If the work and experience offered is unpaid it can exclude people from certain backgrounds. If you come from a well-off family, you may be able to take this type of position, in the knowledge that there’s someone back home to help pay the bills. For others who have no-one to turn to for support, or very limited resources, it means that they have to pass up the opportunity. That seems unfair to me.
Everyone I’ve hired has brought value with them - a different perspective, humour, hard work, knowledge outside of what I do or my own background, skills I didn’t even think I needed.
I agree Joanna. Everyone has value and unpaid work is not possible for everyone so it creates a situation where the advantage can only go to people who can afford to not be paid.
I work in UK government comms and we usually have a GCS intern for the summer. For the last 2 years we’ve also had a Change 100 intern - this is an internship for university students and recent graduates with any disability or long-term condition. Which I would hugely recommend. All our interns are paid.
Although working with interns includes an investment of time at the beginning of the programme, they have always been worth the effort - they offer enthusiasm and fresh perspectives. It’s also an opportunity for teams to learn mentoring and line management skills.
Many internships these days are done for pay (although probably not that great) or college credit. Totally agree with you about hiring people who bring value!
Love this perspective! Thanks for sharing Anna!
All of my student interns are being hired as 1099 contractors. I’ve asked a local CPA to come to speak to my students about the financial implications and how they can prepare themselves at year-end.
So smart Krissy!! The sooner they learn that the better prepared they will be! (ps great to see you here!)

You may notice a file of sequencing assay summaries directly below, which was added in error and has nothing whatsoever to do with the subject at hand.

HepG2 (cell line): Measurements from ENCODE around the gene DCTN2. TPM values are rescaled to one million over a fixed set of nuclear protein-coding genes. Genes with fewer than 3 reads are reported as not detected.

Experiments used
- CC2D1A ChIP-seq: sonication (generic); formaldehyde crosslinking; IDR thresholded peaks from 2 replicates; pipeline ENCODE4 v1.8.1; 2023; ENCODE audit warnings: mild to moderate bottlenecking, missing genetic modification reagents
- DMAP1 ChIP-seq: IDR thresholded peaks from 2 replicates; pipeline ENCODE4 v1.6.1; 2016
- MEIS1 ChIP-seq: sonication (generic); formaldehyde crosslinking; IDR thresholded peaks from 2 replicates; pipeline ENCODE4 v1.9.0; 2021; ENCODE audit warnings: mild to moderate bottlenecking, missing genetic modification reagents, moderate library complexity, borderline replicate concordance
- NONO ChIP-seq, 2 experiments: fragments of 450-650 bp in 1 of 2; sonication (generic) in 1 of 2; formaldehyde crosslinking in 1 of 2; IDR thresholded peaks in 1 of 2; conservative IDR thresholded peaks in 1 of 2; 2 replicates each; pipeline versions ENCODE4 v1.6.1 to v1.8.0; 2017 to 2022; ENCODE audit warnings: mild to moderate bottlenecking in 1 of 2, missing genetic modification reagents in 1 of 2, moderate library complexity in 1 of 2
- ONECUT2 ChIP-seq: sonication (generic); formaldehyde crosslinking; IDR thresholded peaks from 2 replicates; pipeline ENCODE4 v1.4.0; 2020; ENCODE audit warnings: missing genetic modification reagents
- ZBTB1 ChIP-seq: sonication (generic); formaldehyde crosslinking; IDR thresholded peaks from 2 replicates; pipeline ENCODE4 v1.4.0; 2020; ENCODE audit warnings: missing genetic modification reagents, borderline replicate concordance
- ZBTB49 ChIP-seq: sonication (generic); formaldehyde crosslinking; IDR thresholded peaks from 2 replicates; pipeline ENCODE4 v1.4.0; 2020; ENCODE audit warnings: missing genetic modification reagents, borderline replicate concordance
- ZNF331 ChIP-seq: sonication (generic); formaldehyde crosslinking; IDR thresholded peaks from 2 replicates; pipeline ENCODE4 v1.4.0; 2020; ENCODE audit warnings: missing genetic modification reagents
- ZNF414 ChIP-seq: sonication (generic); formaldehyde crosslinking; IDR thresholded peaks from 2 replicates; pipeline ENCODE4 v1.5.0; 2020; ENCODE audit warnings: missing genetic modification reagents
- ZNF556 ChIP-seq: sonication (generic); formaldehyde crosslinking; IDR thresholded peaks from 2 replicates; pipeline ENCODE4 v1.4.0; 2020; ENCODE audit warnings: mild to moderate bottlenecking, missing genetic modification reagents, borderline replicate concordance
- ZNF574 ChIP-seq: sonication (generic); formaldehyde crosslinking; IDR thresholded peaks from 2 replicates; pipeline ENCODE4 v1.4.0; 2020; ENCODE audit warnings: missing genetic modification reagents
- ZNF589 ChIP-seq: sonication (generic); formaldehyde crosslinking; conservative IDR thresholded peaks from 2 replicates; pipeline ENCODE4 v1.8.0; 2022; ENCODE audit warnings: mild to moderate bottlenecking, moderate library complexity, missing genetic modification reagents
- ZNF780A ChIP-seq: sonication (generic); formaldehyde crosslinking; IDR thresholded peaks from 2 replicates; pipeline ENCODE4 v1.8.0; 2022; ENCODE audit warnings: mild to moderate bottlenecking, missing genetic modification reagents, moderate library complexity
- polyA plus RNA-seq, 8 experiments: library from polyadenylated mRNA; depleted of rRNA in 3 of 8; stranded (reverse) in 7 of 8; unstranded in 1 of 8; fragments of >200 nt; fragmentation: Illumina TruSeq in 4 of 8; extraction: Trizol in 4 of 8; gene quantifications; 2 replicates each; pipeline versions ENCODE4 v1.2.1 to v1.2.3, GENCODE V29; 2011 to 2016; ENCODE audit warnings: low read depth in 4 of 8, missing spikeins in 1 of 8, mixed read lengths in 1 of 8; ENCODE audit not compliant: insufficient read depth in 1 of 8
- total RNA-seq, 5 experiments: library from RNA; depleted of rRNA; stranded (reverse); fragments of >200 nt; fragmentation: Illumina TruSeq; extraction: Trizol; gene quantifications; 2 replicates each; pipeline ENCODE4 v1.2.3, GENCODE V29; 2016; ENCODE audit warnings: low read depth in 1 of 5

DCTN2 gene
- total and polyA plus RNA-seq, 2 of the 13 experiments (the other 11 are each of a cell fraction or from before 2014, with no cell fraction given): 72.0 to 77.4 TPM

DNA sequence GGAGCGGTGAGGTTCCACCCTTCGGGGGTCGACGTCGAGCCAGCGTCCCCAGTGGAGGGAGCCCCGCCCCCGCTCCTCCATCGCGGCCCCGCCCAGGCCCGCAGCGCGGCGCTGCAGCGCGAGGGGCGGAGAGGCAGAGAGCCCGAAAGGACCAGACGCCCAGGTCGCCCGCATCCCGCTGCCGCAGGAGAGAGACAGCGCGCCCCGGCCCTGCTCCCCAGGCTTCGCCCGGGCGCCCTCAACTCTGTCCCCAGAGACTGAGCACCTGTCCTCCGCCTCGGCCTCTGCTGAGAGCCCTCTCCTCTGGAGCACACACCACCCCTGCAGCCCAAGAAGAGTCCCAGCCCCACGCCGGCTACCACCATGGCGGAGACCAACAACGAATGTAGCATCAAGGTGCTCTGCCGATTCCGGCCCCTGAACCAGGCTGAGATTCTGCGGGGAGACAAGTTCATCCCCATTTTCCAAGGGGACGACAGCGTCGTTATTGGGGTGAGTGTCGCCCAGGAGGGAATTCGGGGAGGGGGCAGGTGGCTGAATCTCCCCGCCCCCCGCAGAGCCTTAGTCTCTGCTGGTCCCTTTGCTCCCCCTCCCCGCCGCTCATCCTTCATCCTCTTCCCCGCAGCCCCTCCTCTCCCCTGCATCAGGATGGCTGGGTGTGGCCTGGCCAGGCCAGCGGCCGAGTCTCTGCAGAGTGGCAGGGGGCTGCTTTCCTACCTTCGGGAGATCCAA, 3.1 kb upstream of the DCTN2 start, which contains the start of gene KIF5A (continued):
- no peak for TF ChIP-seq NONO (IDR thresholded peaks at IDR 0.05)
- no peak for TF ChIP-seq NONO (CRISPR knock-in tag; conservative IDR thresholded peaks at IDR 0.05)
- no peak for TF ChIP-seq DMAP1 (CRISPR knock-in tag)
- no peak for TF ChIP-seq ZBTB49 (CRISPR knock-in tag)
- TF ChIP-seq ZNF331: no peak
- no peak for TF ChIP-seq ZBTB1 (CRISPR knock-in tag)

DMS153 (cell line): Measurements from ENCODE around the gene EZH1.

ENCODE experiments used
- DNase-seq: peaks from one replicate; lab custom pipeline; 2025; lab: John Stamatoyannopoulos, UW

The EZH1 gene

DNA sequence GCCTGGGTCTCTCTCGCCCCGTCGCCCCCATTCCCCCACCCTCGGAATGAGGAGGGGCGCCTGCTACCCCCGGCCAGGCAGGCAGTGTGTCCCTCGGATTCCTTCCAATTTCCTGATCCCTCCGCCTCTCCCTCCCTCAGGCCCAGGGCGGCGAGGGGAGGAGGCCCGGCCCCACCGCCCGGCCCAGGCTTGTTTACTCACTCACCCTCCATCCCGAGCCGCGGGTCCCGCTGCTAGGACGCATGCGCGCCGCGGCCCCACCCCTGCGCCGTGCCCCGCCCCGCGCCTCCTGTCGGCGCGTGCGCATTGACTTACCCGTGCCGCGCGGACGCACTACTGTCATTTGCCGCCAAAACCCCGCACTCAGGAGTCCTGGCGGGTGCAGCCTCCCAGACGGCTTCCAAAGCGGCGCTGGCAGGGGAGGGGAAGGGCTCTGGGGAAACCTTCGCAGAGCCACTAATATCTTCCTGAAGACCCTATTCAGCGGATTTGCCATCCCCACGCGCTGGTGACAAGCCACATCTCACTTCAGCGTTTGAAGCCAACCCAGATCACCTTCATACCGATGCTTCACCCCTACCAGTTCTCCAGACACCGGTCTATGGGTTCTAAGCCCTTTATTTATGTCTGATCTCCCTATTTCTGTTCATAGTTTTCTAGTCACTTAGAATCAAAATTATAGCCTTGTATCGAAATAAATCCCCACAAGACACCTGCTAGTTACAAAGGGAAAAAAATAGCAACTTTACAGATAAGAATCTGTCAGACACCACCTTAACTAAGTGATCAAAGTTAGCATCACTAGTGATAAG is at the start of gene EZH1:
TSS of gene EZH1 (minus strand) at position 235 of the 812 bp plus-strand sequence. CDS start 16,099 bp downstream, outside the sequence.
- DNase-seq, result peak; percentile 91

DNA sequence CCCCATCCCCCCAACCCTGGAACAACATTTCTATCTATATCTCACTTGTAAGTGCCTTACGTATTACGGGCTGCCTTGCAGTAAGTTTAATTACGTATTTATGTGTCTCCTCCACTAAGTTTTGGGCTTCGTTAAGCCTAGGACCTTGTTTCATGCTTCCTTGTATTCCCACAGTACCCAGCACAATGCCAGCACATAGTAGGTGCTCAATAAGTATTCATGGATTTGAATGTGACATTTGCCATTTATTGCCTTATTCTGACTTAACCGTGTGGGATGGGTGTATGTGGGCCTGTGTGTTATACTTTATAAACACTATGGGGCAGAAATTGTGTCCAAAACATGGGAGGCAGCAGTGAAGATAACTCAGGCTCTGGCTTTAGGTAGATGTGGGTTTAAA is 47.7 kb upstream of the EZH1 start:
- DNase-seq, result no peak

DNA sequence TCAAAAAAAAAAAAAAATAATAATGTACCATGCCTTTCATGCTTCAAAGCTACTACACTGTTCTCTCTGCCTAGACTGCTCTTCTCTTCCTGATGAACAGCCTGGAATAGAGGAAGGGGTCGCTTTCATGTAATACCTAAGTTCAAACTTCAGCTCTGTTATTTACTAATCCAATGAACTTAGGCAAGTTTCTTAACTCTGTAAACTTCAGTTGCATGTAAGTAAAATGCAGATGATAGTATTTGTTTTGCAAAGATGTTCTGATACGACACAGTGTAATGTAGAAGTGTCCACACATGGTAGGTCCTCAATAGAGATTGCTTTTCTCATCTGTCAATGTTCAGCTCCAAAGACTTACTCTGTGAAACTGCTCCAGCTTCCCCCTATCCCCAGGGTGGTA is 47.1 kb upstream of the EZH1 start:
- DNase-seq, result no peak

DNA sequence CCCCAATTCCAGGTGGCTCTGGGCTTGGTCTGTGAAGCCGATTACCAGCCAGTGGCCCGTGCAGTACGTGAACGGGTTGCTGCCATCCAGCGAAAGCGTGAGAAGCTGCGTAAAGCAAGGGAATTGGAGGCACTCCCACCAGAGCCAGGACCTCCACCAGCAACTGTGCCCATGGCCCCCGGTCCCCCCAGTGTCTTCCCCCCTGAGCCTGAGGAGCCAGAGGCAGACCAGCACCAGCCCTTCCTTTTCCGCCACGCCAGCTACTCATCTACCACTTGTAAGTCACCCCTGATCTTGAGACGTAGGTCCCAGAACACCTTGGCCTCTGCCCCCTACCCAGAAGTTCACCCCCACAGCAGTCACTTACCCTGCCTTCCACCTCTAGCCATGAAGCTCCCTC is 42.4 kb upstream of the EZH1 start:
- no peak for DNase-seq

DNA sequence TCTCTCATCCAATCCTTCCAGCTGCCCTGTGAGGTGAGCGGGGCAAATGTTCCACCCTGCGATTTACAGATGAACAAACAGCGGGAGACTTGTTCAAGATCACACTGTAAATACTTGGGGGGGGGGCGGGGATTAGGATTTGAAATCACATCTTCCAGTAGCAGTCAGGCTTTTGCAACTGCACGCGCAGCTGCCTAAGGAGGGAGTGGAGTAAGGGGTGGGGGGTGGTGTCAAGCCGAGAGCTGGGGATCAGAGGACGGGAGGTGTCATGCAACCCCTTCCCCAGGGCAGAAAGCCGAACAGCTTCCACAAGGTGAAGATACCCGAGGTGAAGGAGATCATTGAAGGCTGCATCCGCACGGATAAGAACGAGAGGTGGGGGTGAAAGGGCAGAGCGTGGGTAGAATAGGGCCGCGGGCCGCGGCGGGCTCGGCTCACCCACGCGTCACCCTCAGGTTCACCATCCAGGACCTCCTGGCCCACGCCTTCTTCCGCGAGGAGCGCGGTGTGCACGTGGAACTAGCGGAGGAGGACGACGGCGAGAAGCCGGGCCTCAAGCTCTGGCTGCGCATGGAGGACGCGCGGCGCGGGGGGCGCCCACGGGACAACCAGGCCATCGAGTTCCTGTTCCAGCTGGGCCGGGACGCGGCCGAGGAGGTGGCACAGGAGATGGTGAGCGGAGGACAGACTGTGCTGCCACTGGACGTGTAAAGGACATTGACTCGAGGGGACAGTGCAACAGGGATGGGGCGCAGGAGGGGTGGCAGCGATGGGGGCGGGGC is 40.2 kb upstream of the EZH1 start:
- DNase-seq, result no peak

I can’t send them to the wolves, Deb!
We’re very similar to, Samantha. We’re a smaller agency so we need people that come in and start immediately with just minor guidance on our procedures, workflow, CRM, etc. Perhaps when we grow (yeah!) would would look at hiring interns at that point. But for right now, we like things just the way they are.
Personally I wouldn’t mind being in more of a teaching role when/if we ever hired on interns. At one point at University I was going to get my Doctorate to become a teacher. But I stopped at a Masters to pursue my own career.
Funny story…my son took Financial Algebra and Calculus his Junior year in high school. He is a college Junior now…still says the class that made the biggest impact and he learned the most in was that Financial Algebra class…which was basically real-world finances. I can see what you are doing having a HUGE impact on your students!
Thanks for sharing your perspective @EddieGarrison …I think both you and @savannah have interesting points. Hitting the ground running is critical for smaller agencies! I’m looking forward to our Social Pulse Academy helping prepare students for just such occasions. In fact, @ruthbinman it might be cool down the line to have an intern prep course in the Social Pulse Academy!
@ruthbinman in my opinion, the colleges I have worked with are very nice and understanding. I started my business by hiring interns to help me get it off the ground. It worked very well. I also enjoyed the fact that I could pour into them! At Wholesome Media I would much prefer to pay them as a contractor rather than not pay them at all. That is just my experience.
What did you get your masters in @EddieGarrison?
Hey @linaburgjeremy I received my Masters in Sociology.